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    I retired out as an E-7 - and fell under the "old" military retirement calculation system called the "Final Pay" calculation system. That retirement system was changed to a lesser retirement pay calculation system called "High Three". High Three has been in use for retirement pay calculations for all those who entered/signed a military service contract on or after September 8, 1980. I was one of those lucky ones as the military DFAS system had to pay my retirement under the old (better) retirement pay system as my contract signing date of my very first military enlistment contract was before September 8, 1980. This was just another "little thing" I had to fight DFAS about when I disability retired after 20 active years of service, but it did make a difference on my retirement pay amount (+ 3.5% -- enough to pay the monthly utility bills). The pay office (DFAS) had "no record" of my first term of enlistment (funny how they had every contract BUT that first one), so I had to locate official copies of those documents (through a military archive system which took three months) and prove my eligibility for "Final Pay" calculations (just another little "nickle and dime" card trick "the system" can play on you if you don't read/know the laws and don't hold their feet to the fire). By the time the dust was settled on just this one issue, I got a "retro check" for the 6 months difference in back retirement pay owed to me and they had to bump up ("re-adjust") my monthly retirement pay.

    My military retirement pay is 70% exempt from Federal tax due to my being parted out on disability retirement with 20 years and the Army military medical disability board granting me this percentage of service-connected disability. 30% of my military retirement pay falls under Federal taxation rates. But this will soon change (I hope).

    I ought to have been eligible for another retirement benefit called CRSC, but have not claimed it until now. So I figure once the CRSC decision makers see the documents I will be providing to them, they will have to "retro check" me all the way back to JAN 28, 2013 -- and those retro checks will all be in a 100% tax free status. Hopefully, this will happen this year and I can pay everyone off with this money I'm owed, and then leave for the Philippines.

    It's one thing if you had a "normal" 20 year and out retirement with no disabilities incurred while in combat zones, or had not incurred combat-related injuries. But it can be another expensive nightmare of a goat-rope if you have incurred permanent disabilities during your service career in combat zones and/or have combat-related injuries.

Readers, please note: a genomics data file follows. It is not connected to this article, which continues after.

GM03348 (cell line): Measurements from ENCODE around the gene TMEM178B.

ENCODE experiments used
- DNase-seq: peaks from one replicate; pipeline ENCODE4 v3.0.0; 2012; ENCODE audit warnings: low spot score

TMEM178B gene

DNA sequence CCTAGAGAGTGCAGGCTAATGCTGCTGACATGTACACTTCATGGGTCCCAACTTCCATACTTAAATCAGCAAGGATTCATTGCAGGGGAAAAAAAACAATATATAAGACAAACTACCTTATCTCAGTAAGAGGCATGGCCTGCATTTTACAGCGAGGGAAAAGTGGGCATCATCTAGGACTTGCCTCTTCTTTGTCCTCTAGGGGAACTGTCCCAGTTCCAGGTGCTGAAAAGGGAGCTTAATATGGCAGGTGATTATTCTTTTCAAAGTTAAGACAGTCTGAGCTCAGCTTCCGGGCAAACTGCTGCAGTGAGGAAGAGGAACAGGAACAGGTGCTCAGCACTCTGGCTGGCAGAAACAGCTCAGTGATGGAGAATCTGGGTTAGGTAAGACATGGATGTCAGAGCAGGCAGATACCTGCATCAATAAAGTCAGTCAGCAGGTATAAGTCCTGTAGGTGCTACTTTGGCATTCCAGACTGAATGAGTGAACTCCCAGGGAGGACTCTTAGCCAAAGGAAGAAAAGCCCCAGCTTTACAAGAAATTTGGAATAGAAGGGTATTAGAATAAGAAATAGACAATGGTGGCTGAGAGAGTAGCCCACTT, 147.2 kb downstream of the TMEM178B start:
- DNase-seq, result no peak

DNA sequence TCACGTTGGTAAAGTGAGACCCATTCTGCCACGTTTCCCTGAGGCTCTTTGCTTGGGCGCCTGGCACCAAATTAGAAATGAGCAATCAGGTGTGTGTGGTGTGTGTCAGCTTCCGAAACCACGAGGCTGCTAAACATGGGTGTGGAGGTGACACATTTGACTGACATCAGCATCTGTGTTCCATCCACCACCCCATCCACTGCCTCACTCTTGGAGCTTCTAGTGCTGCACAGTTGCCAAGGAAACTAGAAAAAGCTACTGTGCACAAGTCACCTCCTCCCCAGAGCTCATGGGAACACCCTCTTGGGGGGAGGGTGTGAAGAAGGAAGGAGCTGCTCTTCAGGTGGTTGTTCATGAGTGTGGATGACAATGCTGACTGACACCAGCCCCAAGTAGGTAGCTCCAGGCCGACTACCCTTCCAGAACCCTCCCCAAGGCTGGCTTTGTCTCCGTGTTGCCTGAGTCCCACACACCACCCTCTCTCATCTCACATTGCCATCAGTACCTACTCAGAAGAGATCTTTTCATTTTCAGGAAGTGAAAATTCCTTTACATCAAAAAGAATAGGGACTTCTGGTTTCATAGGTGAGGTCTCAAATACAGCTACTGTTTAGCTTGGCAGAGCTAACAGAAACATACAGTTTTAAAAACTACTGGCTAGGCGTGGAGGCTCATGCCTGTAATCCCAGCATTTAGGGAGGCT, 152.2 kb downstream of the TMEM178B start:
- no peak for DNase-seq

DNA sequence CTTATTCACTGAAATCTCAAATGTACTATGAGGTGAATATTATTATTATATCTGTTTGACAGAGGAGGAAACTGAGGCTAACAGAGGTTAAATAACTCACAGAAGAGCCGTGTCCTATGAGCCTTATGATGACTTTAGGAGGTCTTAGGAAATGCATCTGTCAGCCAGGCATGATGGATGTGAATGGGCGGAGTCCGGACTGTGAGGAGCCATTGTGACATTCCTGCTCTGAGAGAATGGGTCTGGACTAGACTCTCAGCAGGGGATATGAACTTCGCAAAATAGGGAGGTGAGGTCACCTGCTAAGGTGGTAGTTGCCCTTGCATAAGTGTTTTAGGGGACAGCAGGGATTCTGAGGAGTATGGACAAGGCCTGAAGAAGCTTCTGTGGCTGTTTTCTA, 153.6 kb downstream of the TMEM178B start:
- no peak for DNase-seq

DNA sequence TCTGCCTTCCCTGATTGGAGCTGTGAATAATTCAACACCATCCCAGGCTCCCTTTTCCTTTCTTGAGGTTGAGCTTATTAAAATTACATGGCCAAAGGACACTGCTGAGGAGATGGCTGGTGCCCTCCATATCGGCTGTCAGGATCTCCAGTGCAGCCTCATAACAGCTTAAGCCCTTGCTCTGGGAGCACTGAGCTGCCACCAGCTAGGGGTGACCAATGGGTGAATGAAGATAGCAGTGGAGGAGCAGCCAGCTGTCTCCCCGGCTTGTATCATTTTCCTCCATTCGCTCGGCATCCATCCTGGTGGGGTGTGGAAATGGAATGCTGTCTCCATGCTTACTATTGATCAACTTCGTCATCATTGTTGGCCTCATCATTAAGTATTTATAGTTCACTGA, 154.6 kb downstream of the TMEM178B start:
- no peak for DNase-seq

"Let The Games Begin!"

    (Where is that "Kraken" when you need one?)

    **********

    I did a cost-of-living estimate using these two web sites, but not sure just how accurate or up-to-date they are.

    Expatistan figures for Dumaguete City are these: Cost of Living in Dumaguete City. Updated Prices Mar 2016.

    Numbeo figures for Dumaguete City are these: Cost of Living in Dumaguete. Prices Updated Feb 2016

    **********

    Went to Living in the Philippines and checked their C-O-L reports.

    So it seems like somewhere between 35k-50k PHP appears to be the typical range for C-O-L around the Duma area.

    At current exchange rates, this can be a doable and livable place for most expats on a budget.

    Is this a realistic figure in 2016 for Duma?

    **********

    PLEASE (pretty please!) I would love to read what THIS forum reports on Cost of Living in Duma - to include rental info as I don't have a spouse (can't buy), so I will have to include rent into my budget.

    V/R,
    nwlivewire
     
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  9. robert k

    robert k DI Forum Patron Highly Rated Poster Veteran Army

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    Single person? No problems at 50k. Bring all the electronics (excluding the big screen and appliances) you will need with you. Allow between 2.5k USD to 5K USD for getting settled money, as you can spend that much just moving across town much less the other side of the world. From what you have said elsewhere, finding a reliable vehicle at the right price is probably the biggest problem you face. A used, needs nothing car is really expensive on Negros for what you are getting in my personal experience.
     
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  10. Rye83

    Rye83 with pastrami Secured Account Highly Rated Poster SC Connoisseur Veteran Army

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    Depends on the disability rating. It could be a couple hundred bucks more or it could more than double the retirement check. I would guess that the vast majority of military retirees will receive at least a 20-30% disability rating (which should bring in another $300-500 per month. Which I believe, and hope for my own tax reasons, that it is.....because I don't report my disability checks as income. :wink:).